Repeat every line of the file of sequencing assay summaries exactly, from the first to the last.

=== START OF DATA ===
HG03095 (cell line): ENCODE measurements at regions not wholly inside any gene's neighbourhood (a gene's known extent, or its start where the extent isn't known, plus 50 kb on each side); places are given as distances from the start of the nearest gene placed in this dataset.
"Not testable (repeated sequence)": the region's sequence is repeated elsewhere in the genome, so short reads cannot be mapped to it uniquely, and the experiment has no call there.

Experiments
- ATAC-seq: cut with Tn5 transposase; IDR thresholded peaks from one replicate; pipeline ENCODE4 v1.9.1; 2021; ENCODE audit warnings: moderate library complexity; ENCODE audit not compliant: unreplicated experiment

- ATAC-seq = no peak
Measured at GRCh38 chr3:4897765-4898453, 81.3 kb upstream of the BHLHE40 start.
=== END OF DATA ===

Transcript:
HG03095 (cell line): ENCODE measurements at regions not wholly inside any gene's neighbourhood (a gene's known extent, or its start where the extent isn't known, plus 50 kb on each side); places are given as distances from the start of the nearest gene placed in this dataset.
"Not testable (repeated sequence)": the region's sequence is repeated elsewhere in the genome, so short reads cannot be mapped to it uniquely, and the experiment has no call there.

Experiments
- ATAC-seq: cut with Tn5 transposase; IDR thresholded peaks from one replicate; pipeline ENCODE4 v1.9.1; 2021; ENCODE audit warnings: moderate library complexity; ENCODE audit not compliant: unreplicated experiment

- ATAC-seq = no peak
Measured at GRCh38 chr3:4897765-4898453, 81.3 kb upstream of the BHLHE40 start.